The Drawback Of Losing So Many Games


This season seems to be long over, but the Leafs just continue to tug along the home stretch. While this time may have been one where the Leafs try to make a push for a playoff spot or simply get the fans excited for spring  hockey, we are instead forced to see the team we love play out the rest of the schedule in the worst way possible. The only thing fans can look forward to at this point is the possibility of drafting a generational talent in Connor McDavid.

However, with all of these losing streaks and adversity, especially in the last week, one has to wonder: What are these losses doing to the players?

What Is The Current Situation Like?

Oh boy, where do I begin? Since December 31st, the Leafs have only been able to win six out of thirty two games. SIX... OUT OF THIRTY TWO. What is worse is that since Carlyle has been fired, the Leafs offense has plummeted from second in the league to 20th. The penalty kill has been faring poorly lately, the power play can't seem to get anything done, and the goalies are having a difficult time making saves.

But in the last week, the situation has gotten so bad, it is almost as if the fans are saying "How are the Leafs going to lose this time?" Last Monday, the Leafs were playing the Isles and were up 3-1 midway through the third. Throughout the game, the Isles seemed sloppy and were not playing at their best, something that the Leafs sort of took advantage of during the first two periods. However, they chose to repeat their Game 7 nightmares and allow the Isles to come back, capped off with Tavares' highlight reel overtime winner. 

Two days later, the Leafs engaged in the McDavid match up against the Sabres. While the Leafs won that night, what was real worrisome was that throughout the game, many players (most notably Lupul) were playing very sloppily and seemed out of place. This allowed the Sabres top line to score all three goals for them. 

And of course, just two days ago, the Leafs faced off against the Flames. Things didn't seem to go well early, as the Flames dominated the opening period for the most part. When the score was 2-1, the Leafs were awarded a special gift that they have not been given in a long time: a five minute major power play. It seemed as though this was a chance for the Leafs to score a few goals and change the complexity of the game.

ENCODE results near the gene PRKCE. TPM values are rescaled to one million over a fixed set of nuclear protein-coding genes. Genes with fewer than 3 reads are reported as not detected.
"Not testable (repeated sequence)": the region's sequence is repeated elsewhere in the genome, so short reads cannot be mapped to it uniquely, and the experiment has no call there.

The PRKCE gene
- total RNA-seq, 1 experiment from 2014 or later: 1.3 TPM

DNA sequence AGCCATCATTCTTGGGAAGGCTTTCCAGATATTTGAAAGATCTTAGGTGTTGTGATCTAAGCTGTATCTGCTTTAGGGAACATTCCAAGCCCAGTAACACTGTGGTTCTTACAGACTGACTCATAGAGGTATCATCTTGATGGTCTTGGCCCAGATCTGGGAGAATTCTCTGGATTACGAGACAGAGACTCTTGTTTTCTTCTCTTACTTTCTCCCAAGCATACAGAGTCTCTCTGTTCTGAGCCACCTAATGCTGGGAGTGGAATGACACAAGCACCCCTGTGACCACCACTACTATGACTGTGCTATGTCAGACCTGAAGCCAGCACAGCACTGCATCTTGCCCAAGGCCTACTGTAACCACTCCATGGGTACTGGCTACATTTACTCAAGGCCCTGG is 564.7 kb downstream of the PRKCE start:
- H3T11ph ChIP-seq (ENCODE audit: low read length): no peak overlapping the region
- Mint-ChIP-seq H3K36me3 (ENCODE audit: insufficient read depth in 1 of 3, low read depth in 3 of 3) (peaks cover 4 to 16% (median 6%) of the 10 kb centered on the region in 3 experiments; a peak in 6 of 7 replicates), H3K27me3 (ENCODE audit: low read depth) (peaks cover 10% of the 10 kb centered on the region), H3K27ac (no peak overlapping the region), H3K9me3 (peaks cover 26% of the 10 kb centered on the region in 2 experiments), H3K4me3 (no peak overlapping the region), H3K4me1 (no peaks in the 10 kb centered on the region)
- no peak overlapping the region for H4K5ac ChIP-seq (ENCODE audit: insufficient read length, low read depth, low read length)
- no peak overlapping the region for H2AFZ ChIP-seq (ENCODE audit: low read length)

Then this happened:

Those two shorthanded goals became the difference maker, and it resulted in a really bad game overall for the Leafs in a 6-3 loss.

I could write a novel on how bad it has been this season, but you get the idea.

What Are These Losses Doing To The Players?

While the losses are making many fans, including myself, jumping for joy at the thought of McDavid being selected first overall because of it, the losses are doing a whole lot more to the players on the current roster themselves.

You see, like every other teams in the NHL, all of the Leaf players are human. They are pretty much normal joes just like us, except that they love to play hockey and are playing for, what many of them say, the best city in the NHL. Knowing very well that there is a long road to follow which could lead to a better tomorrow, a majority of the group have in some way stated that they want to be part of the solution and part of the rebuild. That is good.

However, what is not good is how the players must be feeling at this point in time.

See, because they are human, the players can get upset or drained when all they see around them is constant hate and criticism from both the fans and the media. From fans calling out Kessel for being too fat and slow, to the media treating the Kadri situation none too kindly. From fans making fun of James Reimer and his wife simply because of their name and the team he plays for, to the media constantly bashing the team for not being good yet again, the amount of hate and criticism given to the team is at an all time alarming rate. 

This extremely high pressure from everyone for them to succeed, as well as the ever looming fear when they lose, it eventually gets to the players. Why do you think the Leafs got ticked when jerseys were being thrown onto the ice and then proceeded not to salute the fans after winning the next game? Because like many of us, they got emotional when people were mad at them, and decided that not saluting was the best way to show how they felt. Why was Kessel so annoyed at the media for calling out Phaneuf and treating him like trash? Because he was sticking up for his pal who has been bullied for so many years.

And the situation gets far more concerning when you look at the Leafs players right now. At the moment, it seems as though they are simply going through the motions with their heads hung low and their passion on the ice at an all time low.

I am not saying that this is it, but perhaps the reason the Leaf players don't have any willingness to play right now is because they are so emotionally strained and so depressed that it is really hard for them to stay positive. You can see it in their interviews, what they look like, how they act, what they say, and what they do on the ice.